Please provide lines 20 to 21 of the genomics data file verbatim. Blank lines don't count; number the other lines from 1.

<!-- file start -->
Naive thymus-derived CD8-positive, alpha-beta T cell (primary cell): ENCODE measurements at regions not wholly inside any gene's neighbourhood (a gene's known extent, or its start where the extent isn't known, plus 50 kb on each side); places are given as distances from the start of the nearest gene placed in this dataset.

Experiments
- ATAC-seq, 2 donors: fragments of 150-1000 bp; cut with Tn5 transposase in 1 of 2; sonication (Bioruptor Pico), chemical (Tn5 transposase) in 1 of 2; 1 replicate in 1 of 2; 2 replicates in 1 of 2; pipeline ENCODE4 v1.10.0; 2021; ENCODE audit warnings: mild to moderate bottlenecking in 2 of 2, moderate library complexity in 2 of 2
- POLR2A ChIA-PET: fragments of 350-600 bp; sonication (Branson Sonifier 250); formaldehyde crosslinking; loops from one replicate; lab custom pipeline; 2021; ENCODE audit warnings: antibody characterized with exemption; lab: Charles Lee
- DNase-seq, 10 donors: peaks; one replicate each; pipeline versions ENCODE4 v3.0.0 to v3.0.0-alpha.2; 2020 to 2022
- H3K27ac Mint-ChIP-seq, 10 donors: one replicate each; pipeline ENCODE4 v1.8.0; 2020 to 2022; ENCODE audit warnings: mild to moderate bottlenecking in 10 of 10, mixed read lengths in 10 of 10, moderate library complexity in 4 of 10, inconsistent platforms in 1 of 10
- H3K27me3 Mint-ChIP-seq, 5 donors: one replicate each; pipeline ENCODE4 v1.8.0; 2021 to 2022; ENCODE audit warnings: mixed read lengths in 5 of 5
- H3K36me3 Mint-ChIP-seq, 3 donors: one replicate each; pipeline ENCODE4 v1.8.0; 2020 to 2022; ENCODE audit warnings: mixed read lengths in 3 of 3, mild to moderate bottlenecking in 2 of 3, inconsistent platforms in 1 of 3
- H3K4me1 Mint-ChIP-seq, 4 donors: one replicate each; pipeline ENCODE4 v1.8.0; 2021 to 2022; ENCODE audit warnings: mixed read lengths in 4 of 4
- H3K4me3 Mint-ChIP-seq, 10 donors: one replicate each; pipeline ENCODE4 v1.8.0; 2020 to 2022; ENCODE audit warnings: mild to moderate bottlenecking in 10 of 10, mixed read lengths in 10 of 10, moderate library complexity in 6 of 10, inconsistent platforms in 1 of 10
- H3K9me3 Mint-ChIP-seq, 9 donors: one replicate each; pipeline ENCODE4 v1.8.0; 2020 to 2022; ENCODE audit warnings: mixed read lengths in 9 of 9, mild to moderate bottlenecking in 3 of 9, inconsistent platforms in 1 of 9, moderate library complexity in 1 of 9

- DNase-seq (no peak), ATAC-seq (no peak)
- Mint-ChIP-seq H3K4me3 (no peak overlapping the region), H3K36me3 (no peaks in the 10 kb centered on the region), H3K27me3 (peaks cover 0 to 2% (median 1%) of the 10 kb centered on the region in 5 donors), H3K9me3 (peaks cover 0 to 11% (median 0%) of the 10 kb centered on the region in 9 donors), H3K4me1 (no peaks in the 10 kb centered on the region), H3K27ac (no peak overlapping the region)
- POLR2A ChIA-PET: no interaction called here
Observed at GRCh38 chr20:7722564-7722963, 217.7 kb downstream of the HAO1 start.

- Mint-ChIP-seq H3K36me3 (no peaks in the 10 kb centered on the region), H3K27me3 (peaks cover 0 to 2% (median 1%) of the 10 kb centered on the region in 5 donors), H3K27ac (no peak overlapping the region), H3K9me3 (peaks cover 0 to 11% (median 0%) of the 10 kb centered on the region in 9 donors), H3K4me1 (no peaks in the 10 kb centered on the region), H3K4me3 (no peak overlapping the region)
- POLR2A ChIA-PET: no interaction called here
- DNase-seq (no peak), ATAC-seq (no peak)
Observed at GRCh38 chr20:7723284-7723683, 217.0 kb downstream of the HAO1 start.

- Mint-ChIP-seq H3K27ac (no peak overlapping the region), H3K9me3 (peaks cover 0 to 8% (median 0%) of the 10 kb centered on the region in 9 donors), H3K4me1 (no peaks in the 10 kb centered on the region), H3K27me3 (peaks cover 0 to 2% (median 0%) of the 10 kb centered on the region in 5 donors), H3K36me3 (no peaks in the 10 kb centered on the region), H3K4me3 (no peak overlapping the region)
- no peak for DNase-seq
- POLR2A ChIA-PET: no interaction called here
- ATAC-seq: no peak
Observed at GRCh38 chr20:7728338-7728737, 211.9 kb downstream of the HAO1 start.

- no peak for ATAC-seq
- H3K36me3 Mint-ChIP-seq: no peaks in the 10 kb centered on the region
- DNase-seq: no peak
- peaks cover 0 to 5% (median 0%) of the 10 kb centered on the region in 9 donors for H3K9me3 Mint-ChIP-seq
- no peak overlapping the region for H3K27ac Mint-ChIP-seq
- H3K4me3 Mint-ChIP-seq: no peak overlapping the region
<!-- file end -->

- Mint-ChIP-seq H3K27ac (no peak overlapping the region), H3K9me3 (peaks cover 0 to 8% (median 0%) of the 10 kb centered on the region in 9 donors), H3K4me1 (no peaks in the 10 kb centered on the region), H3K27me3 (peaks cover 0 to 2% (median 0%) of the 10 kb centered on the region in 5 donors), H3K36me3 (no peaks in the 10 kb centered on the region), H3K4me3 (no peak overlapping the region)
- no peak for DNase-seq